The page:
And just like that, the parts of Nokia that made the company special have been scattered to the wind: Microsoft has dissolved most of the $8+ billion phone business it acquired, HERE is owned by a group of German automakers, and now MixRadio has been axed by its new owner, LINE.
When Microsoft purchased the heart of Nokia—its phone business—a few years back, it should have demanded its soul—HERE—as well, since that would have been a longer-term lucrative business, and one that fits within its modern “annuity” (subscription-based) revenue model. But it didn’t, and now HERE is gone for good.
So, too, is MixRadio. Microsoft did acquire MixRadio with the rest of Nokia, and it was obvious to anyone who had used the service (which at the time offered both free and paid options) that it was special. As important, MixRadio filled a crucial functional gap in Xbox Music/Groove by offering full-featured Internet streaming radio functionality. By integrating MixRadio into Groove, Microsoft could have a service that would stand toe-to-toe with Spotify (and, later, Apple Music) and not be embarrassed.
In December 2014, 8 months after its Nokia acquisition was complete, Microsoft sold MixRadio to LINE. Frustrating? You bet: To fans of Groove like myself, MixRadio was it, the one thing that would have put Grove over the top.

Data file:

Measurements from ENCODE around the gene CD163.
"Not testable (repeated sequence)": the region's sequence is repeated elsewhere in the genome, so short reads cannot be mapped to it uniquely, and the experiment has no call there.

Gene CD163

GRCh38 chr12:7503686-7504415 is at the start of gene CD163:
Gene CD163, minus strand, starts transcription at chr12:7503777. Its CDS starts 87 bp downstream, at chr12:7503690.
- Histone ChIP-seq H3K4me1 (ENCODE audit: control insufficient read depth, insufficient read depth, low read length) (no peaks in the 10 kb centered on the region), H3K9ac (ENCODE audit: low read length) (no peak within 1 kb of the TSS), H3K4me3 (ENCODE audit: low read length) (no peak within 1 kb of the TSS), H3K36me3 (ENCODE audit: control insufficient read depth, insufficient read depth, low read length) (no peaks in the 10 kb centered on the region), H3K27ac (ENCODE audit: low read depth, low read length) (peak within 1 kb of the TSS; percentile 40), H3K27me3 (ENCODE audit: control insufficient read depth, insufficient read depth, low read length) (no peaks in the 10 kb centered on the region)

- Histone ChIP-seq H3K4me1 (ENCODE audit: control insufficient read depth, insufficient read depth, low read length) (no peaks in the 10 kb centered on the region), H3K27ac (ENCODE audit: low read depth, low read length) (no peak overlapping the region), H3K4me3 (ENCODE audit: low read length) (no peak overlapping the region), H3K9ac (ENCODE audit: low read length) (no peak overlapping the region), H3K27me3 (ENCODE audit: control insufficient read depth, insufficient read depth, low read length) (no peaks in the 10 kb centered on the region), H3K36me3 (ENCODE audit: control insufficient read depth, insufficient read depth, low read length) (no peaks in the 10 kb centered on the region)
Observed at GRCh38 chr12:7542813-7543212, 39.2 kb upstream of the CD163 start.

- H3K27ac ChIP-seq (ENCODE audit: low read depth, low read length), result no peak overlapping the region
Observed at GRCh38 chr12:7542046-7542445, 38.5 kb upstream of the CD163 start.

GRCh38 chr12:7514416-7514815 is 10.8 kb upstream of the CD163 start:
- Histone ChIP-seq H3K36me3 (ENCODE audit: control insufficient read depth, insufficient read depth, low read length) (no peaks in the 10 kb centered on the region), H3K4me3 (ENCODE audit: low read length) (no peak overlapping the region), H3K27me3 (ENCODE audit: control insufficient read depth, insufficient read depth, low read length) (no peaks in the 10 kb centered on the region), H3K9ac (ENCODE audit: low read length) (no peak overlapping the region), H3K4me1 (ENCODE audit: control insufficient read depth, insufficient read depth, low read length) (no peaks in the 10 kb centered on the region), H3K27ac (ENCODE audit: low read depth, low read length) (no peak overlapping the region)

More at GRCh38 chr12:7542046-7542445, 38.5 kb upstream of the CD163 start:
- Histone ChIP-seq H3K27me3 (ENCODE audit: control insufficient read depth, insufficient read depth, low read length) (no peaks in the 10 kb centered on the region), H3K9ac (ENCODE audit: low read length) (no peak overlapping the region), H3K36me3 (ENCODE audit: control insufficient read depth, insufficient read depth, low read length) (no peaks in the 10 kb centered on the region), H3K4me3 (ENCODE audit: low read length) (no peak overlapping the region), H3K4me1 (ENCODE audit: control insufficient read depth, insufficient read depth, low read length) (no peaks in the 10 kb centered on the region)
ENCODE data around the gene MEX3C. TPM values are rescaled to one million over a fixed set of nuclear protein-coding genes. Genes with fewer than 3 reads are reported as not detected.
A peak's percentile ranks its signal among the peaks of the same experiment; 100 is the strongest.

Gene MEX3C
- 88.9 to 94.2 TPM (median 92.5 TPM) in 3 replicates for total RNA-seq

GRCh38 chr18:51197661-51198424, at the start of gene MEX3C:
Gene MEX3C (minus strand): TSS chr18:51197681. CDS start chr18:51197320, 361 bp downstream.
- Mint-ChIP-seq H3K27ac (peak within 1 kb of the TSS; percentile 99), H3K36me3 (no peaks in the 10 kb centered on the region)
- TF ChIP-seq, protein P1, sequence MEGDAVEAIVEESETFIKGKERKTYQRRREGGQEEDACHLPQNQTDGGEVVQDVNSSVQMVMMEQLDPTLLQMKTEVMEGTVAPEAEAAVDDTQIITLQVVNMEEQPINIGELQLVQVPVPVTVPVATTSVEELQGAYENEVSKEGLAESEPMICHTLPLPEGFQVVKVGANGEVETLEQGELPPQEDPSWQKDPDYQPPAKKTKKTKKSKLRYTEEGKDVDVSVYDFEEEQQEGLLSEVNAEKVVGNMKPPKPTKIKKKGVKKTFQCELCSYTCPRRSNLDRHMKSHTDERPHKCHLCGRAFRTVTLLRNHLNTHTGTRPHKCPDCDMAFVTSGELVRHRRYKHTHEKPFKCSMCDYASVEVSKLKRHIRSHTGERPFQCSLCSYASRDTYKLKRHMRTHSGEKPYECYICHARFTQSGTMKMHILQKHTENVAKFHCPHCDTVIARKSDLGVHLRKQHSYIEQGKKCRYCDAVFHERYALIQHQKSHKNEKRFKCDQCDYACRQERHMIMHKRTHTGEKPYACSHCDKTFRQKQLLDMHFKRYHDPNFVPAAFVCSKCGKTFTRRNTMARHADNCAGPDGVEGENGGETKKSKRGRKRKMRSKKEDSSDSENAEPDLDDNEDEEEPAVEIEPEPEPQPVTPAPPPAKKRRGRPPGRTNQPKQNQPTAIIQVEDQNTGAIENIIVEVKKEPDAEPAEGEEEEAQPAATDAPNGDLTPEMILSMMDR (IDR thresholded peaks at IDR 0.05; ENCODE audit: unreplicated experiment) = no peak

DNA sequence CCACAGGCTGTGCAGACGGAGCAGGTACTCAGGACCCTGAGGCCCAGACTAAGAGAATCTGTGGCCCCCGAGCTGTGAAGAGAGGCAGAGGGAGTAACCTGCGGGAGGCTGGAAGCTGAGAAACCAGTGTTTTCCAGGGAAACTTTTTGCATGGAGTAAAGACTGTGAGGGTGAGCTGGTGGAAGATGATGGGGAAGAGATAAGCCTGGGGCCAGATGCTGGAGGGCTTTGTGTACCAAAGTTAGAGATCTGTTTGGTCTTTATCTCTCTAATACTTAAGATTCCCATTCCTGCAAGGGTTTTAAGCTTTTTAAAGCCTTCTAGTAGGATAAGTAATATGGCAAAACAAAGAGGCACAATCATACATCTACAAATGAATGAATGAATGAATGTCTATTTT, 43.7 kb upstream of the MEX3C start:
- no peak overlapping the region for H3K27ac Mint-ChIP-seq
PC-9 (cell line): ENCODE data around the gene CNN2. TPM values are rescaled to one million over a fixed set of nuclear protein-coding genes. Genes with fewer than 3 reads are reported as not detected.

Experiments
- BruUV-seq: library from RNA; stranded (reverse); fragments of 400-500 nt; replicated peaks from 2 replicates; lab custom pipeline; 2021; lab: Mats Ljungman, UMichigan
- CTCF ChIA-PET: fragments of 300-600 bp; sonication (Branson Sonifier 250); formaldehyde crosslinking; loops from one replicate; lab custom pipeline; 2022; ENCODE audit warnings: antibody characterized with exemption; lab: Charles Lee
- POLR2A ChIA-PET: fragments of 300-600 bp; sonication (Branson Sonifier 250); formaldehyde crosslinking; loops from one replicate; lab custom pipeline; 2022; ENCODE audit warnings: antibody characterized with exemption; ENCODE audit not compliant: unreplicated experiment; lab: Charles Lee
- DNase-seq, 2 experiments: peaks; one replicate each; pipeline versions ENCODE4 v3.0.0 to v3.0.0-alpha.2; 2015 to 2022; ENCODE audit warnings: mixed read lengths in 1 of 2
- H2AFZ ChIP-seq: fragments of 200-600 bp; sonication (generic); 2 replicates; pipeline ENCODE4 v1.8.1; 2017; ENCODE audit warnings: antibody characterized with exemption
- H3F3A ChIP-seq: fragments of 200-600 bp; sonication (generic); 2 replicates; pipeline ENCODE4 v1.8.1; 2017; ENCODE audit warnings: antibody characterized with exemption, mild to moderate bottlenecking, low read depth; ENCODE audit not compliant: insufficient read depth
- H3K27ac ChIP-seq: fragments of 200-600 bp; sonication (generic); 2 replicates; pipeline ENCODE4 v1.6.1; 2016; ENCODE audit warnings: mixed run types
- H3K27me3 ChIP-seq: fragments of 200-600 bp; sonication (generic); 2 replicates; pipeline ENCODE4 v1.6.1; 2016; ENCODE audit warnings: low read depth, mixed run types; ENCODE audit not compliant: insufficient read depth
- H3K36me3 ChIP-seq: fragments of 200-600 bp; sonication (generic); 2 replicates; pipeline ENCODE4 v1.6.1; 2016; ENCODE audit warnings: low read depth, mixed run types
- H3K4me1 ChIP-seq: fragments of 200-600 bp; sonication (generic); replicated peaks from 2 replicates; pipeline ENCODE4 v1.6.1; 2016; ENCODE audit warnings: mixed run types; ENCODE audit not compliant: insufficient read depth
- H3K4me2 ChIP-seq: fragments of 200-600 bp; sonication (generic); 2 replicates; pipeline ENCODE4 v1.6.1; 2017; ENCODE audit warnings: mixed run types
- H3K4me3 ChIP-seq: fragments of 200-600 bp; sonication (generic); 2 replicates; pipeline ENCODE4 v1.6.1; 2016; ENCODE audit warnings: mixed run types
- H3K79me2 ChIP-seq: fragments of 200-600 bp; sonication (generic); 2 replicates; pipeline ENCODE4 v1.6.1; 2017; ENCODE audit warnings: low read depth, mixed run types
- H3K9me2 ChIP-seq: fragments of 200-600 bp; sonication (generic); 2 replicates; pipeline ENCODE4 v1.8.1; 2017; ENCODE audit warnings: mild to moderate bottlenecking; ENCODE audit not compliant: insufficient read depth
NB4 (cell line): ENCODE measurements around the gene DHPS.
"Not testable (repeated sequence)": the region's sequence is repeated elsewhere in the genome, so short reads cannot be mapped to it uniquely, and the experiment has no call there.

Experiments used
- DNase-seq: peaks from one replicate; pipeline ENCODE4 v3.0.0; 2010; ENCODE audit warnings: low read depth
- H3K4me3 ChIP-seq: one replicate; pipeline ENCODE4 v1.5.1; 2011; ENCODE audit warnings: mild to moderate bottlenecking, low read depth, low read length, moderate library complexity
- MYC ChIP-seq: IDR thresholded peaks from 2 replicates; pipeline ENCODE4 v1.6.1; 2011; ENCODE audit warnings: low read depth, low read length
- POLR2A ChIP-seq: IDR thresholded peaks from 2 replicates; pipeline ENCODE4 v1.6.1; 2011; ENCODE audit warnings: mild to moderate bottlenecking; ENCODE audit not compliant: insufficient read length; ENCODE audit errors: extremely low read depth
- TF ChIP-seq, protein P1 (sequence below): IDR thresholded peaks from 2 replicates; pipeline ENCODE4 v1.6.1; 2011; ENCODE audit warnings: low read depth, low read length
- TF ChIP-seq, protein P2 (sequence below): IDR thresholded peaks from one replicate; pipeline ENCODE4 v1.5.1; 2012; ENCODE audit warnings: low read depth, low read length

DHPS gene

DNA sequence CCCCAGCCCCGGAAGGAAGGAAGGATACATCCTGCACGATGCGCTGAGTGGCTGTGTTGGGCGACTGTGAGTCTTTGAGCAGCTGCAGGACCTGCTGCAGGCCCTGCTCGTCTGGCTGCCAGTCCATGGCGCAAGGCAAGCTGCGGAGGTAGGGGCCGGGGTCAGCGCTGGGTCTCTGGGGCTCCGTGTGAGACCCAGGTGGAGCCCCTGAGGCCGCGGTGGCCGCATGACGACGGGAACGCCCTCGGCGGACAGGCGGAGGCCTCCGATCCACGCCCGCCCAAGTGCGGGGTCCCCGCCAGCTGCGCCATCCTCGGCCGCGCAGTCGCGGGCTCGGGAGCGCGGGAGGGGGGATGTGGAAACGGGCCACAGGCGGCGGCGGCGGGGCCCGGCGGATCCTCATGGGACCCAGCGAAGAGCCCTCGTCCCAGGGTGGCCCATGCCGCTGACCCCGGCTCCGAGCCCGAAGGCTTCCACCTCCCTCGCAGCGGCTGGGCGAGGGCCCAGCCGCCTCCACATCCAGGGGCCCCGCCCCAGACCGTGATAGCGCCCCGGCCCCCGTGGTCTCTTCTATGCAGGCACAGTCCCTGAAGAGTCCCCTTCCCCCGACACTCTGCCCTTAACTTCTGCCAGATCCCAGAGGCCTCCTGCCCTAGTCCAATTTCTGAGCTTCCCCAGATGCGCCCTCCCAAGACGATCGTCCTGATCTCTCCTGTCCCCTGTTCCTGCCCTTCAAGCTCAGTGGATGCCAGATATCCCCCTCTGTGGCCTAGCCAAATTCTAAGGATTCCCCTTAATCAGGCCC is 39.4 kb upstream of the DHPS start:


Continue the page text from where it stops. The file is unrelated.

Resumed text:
LINE tried, I guess. In May 2015, it released Android and iOS versions of MixRadio, and the service changed to being free and ad-supported, with no paid option. (MixRadio was originally a Lumia, then Windows phone, exclusive.)
Well. It’s dead, Jim.
After a careful assessment of MixRadio’s overall performance, the financial challenges posed by the music streaming market, and priorities of LINE Corporation, LINE has determined that future growth would be difficult to ensure and decided to discontinue the MixRadio music streaming service.
LINE and the MixRadio team would like to thank the users of MixRadio for all of their support of the service.
This sucks. MixRadio, like HERE, was part of what made Nokia special. Was in fact special in its own right. And is now gone.